- Adjustable recessed lighting around the perimeter
- Sufficient task lighting for each dedicated area
- Decorative pendant lights
- Under-cabinet lighting for elegance and nighttime convenience (This is well worth the extra cost!)
- Dimmers to adjust brightness on all lights
- Electric outlets placed above countertops (location will be determined by local code)
- Outlets placed behind any drawers that will store items requiring recharging (personal electronics, robotic floor washers, etc.) (Remind your residential contractor to put a hole in the back of each drawer for the electrical cord.)
- Special outlets for charging USB-compatible and Next Generation-compatible personal electronic devices
- Switch and Outlet Covers – Choose a color and material that will complement the backsplash and wall colors and purchase one extra of each size for use in the future if needed, as manufacturers change styles and colors every few years.
Pro Tips for Designing Your Kitchen
Designing a new or remodeled kitchen is a decision-intensive undertaking. With each decision, consider the look, features, durability, cost, ease of use, and maintenance requirements, and keep the following pro tips in mind:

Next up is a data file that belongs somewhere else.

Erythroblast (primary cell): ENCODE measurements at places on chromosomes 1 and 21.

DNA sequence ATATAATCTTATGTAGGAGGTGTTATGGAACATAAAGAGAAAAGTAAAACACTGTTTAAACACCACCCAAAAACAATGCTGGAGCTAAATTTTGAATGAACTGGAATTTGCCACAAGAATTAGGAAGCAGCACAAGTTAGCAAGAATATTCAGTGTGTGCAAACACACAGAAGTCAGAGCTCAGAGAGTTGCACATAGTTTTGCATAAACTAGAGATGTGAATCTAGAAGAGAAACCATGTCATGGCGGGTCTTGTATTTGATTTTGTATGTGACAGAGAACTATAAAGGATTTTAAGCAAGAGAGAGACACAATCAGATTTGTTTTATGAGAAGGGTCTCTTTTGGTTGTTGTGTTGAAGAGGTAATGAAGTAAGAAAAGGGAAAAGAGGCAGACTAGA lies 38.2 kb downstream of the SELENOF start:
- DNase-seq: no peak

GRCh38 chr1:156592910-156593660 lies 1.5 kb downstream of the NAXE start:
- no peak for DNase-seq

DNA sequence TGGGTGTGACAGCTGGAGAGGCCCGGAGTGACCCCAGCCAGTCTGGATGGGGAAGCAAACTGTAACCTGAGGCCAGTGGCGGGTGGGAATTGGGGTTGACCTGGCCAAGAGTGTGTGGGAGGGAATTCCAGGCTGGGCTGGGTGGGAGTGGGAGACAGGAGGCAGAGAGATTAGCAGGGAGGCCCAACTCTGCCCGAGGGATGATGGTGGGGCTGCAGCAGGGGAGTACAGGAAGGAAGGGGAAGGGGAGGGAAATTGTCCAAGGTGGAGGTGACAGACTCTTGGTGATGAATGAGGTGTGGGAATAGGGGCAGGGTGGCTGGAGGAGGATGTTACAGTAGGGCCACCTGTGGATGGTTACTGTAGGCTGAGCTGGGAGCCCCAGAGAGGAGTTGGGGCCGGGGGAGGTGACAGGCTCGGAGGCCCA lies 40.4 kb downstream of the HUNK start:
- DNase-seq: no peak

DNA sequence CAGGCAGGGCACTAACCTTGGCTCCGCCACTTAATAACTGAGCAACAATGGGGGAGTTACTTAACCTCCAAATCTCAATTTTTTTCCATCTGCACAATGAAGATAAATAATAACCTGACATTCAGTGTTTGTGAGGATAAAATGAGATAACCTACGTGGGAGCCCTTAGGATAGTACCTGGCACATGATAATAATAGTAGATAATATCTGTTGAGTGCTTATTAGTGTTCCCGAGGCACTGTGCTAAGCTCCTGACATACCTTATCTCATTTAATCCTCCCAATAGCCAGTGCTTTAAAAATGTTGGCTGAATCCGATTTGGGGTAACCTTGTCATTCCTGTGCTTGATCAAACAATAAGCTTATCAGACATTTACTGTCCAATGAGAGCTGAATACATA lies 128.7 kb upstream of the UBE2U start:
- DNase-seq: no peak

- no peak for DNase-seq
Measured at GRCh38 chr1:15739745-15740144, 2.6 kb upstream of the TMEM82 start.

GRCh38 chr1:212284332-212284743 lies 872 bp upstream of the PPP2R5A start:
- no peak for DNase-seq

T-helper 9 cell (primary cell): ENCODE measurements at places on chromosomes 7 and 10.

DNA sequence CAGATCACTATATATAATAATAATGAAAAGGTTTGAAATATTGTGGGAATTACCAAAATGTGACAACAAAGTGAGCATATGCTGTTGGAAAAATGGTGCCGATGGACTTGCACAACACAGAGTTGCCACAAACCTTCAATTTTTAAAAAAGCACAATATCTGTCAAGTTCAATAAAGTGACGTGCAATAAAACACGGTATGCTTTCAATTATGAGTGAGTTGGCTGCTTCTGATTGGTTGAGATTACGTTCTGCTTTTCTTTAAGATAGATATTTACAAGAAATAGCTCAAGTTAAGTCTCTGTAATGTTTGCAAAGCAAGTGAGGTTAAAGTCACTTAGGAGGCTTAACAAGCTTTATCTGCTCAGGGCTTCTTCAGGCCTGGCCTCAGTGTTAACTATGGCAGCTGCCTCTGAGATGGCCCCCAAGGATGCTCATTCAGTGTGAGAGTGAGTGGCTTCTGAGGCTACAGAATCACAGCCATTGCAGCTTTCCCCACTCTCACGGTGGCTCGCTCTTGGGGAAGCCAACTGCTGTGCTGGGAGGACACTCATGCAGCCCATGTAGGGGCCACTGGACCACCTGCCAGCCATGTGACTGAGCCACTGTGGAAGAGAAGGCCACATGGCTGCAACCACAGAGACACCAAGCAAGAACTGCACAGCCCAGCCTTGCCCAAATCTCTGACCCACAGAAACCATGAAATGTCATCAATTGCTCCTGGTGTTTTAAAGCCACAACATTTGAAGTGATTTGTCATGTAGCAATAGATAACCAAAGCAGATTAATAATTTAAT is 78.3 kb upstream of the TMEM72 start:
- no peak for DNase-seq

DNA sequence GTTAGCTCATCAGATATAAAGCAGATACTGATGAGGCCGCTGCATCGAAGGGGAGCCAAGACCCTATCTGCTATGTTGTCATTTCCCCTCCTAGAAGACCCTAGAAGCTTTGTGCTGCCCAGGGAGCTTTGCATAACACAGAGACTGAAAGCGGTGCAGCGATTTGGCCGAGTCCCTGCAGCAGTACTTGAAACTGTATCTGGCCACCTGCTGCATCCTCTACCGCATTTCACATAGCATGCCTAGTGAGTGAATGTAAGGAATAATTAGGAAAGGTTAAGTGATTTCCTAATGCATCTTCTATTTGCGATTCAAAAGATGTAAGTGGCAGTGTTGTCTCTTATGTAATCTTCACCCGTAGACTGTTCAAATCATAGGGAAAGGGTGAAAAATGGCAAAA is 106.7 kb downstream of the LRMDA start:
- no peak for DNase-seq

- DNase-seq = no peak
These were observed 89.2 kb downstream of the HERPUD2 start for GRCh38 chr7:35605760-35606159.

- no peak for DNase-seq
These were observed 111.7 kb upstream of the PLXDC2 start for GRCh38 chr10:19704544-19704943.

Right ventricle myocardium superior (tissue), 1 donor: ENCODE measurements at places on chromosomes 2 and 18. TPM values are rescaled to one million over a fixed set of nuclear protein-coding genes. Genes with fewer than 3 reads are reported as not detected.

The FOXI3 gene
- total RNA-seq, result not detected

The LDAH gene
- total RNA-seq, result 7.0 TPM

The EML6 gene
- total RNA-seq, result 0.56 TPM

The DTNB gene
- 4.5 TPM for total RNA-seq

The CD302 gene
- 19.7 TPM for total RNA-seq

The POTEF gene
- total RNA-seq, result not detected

- Look at the kitchen from all angles.
- Coordinate styles, colors, and patterns with those of adjoining rooms.
- Avoid using too many colors and patterns.
- Avoid using dark colors in small spaces.
- Provide sufficient counter and storage space.
- Plan so that doors and drawers will not conflict when open.
- Provide extra electrical outlets if needed.
- Plan a space for trash and recycling and for a broom and cleaning supplies.
- Choose materials and products that do not require more care than you want to give.
- Avoid design trends, as they can become outdated quickly.
- Choose flooring that is durable and that complements cabinets and countertops.
- Choose highly rated, high-quality materials.
- Add more pizzazz with textiles – rugs, hand towels, curtains, shades, etc.
With careful research and decision-making, you can create a kitchen that is attractive and functional and that you will enjoy for years to come!
We hope you have found this article useful and informative, and we appreciate your taking the time to read it. If you are interested in tips for choosing appliances for your new kitchen, please see our companion article.
At Bay Area Design & Construction, we would be pleased to work with you to create the new or remodeled kitchen of your dreams. Let our licensed team of home contractors bring your dreams to life! You can reach us here – Contact Us.